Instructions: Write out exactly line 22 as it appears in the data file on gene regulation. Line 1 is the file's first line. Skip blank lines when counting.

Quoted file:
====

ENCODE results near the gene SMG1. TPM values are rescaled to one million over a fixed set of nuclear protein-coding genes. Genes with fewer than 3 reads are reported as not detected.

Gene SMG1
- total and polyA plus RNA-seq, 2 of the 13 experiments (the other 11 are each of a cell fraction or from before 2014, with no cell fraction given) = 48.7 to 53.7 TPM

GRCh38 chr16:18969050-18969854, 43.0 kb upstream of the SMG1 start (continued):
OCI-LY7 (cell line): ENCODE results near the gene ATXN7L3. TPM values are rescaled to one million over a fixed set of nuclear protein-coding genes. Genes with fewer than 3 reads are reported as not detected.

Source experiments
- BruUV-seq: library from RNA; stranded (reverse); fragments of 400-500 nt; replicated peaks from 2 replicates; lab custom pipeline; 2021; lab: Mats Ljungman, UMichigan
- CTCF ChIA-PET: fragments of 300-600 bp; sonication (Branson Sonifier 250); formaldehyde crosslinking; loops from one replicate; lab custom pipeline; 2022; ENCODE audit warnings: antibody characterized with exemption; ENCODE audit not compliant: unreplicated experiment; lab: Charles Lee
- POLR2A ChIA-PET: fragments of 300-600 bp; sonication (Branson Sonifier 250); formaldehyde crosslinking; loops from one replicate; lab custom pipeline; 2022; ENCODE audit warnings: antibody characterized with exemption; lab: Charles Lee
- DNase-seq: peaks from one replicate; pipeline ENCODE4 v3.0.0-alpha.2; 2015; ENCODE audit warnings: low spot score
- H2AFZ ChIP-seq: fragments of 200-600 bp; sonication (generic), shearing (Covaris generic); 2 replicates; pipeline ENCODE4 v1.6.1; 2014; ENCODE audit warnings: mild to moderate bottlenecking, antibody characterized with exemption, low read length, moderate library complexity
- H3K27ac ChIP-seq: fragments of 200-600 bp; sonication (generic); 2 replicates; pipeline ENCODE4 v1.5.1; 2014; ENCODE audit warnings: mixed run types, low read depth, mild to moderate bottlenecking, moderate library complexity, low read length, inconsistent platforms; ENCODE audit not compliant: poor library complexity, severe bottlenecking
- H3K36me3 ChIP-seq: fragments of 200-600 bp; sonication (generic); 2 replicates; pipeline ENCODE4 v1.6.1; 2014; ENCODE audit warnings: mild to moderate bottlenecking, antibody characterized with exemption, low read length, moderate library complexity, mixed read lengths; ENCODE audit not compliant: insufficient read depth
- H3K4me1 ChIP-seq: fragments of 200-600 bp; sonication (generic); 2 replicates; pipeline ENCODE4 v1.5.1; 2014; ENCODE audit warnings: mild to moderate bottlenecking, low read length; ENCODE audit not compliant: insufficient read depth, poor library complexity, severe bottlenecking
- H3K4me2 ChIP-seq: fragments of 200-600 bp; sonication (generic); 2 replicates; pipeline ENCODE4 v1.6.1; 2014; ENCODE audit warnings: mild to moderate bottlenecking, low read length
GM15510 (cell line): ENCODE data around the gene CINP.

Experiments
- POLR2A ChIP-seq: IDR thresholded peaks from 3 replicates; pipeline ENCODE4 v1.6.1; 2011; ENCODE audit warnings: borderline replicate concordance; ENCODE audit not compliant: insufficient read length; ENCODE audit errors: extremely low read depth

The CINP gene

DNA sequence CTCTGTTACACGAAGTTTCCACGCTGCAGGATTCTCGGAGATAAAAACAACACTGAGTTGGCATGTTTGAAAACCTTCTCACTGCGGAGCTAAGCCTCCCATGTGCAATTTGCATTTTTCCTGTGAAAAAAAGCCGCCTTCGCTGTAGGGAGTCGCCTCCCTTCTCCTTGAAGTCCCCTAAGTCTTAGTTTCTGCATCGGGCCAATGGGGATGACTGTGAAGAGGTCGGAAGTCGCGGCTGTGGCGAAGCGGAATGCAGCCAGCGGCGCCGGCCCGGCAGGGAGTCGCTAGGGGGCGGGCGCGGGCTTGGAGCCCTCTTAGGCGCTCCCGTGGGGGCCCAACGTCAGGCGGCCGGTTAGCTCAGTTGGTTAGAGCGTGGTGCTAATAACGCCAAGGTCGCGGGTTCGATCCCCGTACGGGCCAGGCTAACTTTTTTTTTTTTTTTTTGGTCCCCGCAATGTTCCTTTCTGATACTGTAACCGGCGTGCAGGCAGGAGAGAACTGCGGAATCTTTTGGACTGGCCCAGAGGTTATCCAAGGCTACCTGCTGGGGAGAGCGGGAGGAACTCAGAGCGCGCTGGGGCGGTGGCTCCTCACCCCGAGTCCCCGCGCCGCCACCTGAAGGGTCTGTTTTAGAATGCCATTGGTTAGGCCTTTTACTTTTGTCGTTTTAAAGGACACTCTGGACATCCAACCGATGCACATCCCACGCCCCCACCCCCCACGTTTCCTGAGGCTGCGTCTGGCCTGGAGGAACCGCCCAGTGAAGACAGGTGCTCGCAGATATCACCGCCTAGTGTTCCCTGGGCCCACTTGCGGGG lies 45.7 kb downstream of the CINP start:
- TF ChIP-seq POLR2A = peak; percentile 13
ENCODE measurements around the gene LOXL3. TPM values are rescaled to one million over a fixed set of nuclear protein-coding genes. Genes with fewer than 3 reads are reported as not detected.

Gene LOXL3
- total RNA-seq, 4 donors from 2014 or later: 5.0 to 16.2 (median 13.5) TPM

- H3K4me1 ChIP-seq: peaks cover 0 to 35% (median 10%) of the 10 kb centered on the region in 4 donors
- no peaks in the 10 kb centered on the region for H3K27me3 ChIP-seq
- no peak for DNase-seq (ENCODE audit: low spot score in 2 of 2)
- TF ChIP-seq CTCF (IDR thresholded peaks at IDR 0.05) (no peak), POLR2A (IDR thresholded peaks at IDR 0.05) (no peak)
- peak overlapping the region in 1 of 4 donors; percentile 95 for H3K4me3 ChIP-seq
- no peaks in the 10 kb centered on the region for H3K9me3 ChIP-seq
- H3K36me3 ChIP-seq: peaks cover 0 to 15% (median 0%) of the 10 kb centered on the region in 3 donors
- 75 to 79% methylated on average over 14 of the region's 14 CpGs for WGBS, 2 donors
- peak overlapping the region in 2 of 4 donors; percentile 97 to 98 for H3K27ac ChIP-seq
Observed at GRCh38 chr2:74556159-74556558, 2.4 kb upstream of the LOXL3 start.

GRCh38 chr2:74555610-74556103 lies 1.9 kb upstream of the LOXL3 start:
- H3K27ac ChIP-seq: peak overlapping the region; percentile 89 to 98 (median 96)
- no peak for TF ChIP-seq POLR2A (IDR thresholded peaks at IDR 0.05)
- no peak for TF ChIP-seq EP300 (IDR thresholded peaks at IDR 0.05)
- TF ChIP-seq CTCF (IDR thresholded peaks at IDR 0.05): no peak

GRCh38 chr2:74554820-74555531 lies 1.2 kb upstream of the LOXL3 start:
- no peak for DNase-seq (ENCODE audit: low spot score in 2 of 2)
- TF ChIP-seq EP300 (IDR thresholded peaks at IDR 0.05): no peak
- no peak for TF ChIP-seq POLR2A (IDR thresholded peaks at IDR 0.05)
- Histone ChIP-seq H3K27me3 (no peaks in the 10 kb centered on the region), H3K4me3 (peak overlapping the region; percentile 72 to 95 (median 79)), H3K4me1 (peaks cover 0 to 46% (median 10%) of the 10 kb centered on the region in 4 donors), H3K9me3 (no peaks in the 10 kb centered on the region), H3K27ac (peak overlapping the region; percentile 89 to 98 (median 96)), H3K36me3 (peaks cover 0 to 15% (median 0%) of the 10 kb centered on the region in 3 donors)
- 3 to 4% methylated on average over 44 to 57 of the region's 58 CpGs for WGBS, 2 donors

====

ENCODE measurements around the gene LOXL3. TPM values are rescaled to one million over a fixed set of nuclear protein-coding genes. Genes with fewer than 3 reads are reported as not detected.